Another benefit of the new note is its environmental performance. The notes start life as polymer pellets transformed into Propanote™ Clarity C, a bank-grade polymer substrate film used only for banknotes. Once the banknotes have completed their working life, they can be recycled by turning them back into polymer pellets. These are used for various secondary products, including packing cages for fruits and building materials. CCL Secure has a purpose-built recycling center in Zacapu, Michoacán.

Current Mexican Peso Coins and Banknotes

Regarding Mexican coins bearing the inscription “The United States of Mexico,” unlike the banknotes which bear the inscription “Banco de Mexico,” they have experienced various changes in design, both in the national coat of arms displayed on the obverse, as on the reverse face of the coin.

In the last quarter of the 20th century, the purchasing power of coins was reduced because of an inflationary process. This led the Bank of Mexico to mint high denomination coins, so high that they even surpassed the denomination of fifty pesos, and at one time, there were even coins of one thousand and even five thousand pesos. Because of this situation, and to simplify the management of large amounts of the national currency, on 18 June 1992, a new monetary unit was established for the Monetary System of the United States of Mexico, equivalent to 1,000 of the former pesos. This new unit was named the “Nuevo Peso,” identified with the symbol “N$” or by putting the word “Nuevo” before it. In compliance with this disposition of the decree, in 1992, the Bank of Mexico issued a new series of coins in denominations of ten, five, two, and one peso and fifty, twenty, ten, and five centavos.

These coins are bimetallic. Ten peso coins have a silver center, and five, two, and one peso coins have in cupronickel outer ring and aluminum bronze center. Later on, the silver center of the ten-peso coin was changed for an industrial metal.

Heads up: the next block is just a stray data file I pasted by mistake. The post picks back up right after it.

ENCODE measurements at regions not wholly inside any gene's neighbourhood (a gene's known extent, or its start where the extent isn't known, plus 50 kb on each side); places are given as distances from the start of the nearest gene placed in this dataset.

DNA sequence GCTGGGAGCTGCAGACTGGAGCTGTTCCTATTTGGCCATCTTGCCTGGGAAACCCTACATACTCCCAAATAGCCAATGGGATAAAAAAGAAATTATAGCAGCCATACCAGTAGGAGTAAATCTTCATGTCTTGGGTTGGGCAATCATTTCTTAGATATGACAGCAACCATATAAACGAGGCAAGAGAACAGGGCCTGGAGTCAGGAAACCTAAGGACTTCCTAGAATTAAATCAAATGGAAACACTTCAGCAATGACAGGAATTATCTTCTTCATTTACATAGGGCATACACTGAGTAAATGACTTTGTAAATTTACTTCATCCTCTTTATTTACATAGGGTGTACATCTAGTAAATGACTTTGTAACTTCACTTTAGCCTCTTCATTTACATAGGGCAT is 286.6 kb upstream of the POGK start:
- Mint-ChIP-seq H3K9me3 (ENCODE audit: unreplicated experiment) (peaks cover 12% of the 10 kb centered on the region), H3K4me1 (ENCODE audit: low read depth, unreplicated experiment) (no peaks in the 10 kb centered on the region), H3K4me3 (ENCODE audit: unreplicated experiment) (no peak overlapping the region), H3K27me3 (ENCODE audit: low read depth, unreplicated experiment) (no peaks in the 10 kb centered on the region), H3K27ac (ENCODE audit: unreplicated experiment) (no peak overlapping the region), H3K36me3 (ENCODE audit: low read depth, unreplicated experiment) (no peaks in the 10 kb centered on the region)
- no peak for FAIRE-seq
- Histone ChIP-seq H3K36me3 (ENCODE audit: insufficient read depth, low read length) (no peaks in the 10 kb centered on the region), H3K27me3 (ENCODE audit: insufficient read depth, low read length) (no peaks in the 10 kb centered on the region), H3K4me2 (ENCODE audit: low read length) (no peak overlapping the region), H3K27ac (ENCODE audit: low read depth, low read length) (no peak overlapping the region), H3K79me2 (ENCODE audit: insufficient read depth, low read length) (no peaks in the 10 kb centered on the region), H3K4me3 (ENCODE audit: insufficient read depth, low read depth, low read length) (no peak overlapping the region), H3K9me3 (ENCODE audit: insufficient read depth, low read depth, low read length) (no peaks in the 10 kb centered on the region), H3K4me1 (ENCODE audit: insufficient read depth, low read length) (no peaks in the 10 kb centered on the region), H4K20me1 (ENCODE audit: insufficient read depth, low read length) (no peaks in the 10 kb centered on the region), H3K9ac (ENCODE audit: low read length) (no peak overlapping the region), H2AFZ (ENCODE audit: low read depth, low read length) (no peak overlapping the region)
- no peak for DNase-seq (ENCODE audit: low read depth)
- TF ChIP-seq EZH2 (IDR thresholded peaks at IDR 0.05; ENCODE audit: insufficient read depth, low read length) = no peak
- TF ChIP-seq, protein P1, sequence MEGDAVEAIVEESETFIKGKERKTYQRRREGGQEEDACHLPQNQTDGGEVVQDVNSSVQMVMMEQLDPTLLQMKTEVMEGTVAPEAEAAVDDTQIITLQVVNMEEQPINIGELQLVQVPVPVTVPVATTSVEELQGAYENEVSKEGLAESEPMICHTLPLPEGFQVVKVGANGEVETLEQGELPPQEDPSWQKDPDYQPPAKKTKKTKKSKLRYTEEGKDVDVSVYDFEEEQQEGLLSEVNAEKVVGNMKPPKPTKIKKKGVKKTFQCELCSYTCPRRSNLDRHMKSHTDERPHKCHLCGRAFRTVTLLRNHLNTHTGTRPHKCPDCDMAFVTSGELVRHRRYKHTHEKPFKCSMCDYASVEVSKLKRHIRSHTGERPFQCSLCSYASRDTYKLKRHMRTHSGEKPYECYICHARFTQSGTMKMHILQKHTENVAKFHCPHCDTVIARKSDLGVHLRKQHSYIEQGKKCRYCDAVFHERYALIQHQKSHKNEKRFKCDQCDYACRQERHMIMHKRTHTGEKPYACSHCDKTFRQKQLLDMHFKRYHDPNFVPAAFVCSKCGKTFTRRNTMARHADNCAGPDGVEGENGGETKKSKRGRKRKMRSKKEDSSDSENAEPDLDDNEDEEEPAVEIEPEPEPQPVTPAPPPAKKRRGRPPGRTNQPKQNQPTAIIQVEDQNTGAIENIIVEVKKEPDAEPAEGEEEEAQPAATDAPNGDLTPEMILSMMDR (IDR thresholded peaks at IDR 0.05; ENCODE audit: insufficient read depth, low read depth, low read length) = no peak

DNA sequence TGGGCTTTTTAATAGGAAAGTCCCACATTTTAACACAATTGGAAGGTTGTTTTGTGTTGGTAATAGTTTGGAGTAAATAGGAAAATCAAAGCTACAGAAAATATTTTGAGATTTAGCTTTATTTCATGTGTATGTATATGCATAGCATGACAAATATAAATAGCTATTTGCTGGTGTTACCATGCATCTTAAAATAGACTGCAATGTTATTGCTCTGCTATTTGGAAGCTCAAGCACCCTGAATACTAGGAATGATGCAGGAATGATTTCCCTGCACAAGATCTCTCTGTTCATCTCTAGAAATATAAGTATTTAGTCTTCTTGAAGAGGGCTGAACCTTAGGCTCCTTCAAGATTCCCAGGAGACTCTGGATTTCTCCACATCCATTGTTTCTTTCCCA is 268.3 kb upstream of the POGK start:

Interesting Facts

  • In Spanish, money is generally referred to as pesos or 20 pesos. The word appears on all money, both paper and coin, but one can go on a diet and lose 20 pesos in weight. This is because the word peso means weight. Originally all money in Mexico was in the form of metal coins, minted in different weights. Thus a 100 peso coin weighed five times that of a 20 peso coin. The word peso stuck and is still in usage, although today, it has nothing to do with the weight of the coins.
  • The minting of official money in Mexico started in 1535, with the foundation of the “Casa de Moneda”.
  • The dollar sign was first used on money in 1847 on the 100 Mexican banknotes. It was not until 1869 that it appeared on the reverse of the 1000 United States note.
  • The Mexican peso was the first coin in the world to use the “$” sign before the US dollar. The dollar sign did not appear on U.S. coinage until February 2007, when it was used on the reverse of a $1 coin authorized by the Presidential $1 Coin Act of 2005.
  • The bird on the national coat of arms is not an Eagle, but a Caracara, a bird of prey in the Falconidae family. Caracaras are principally South and Central American birds, just reaching the southern United States. They are common in Central and South Texas.
  • Until recently, if you ask most Mexicans who is depicted on the 500 peso banknote, they will quickly tell you it was the painter Frida Kahlo (1907-1954). They would think for a moment when pushed to explain who else was on the banknote. Then tell you it was Kahlo’s husband and painter Diego Rivera (1886-1957). Today, Frida Kahlo is more famous than her husband in Mexico and worldwide. However, both famous artists were recently replaced on the 500 peso banknote by Benito Juarez.
  • A 20 peso polymer banknote has an average life of 32 months, whereas the 50 peso note in the same material lasts some 39 months.

Top Articles

Latest Posts

Article information

Author: Ms. Lucile Johns

Last Updated: 01/16/2023

Views: 6031

Rating: 4 / 5 (41 voted)

Reviews: 80% of readers found this page helpful

Author information

Name: Ms. Lucile Johns

Birthday: 1999-11-16

Address: Suite 237 56046 Walsh Coves, West Enid, VT 46557

Phone: +59115435987187

Job: Education Supervisor

Hobby: Genealogy, Stone skipping, Skydiving, Nordic skating, Couponing, Coloring, Gardening

Introduction: My name is Ms. Lucile Johns, I am a successful, friendly, friendly, homely, adventurous, handsome, delightful person who loves writing and wants to share my knowledge and understanding with you.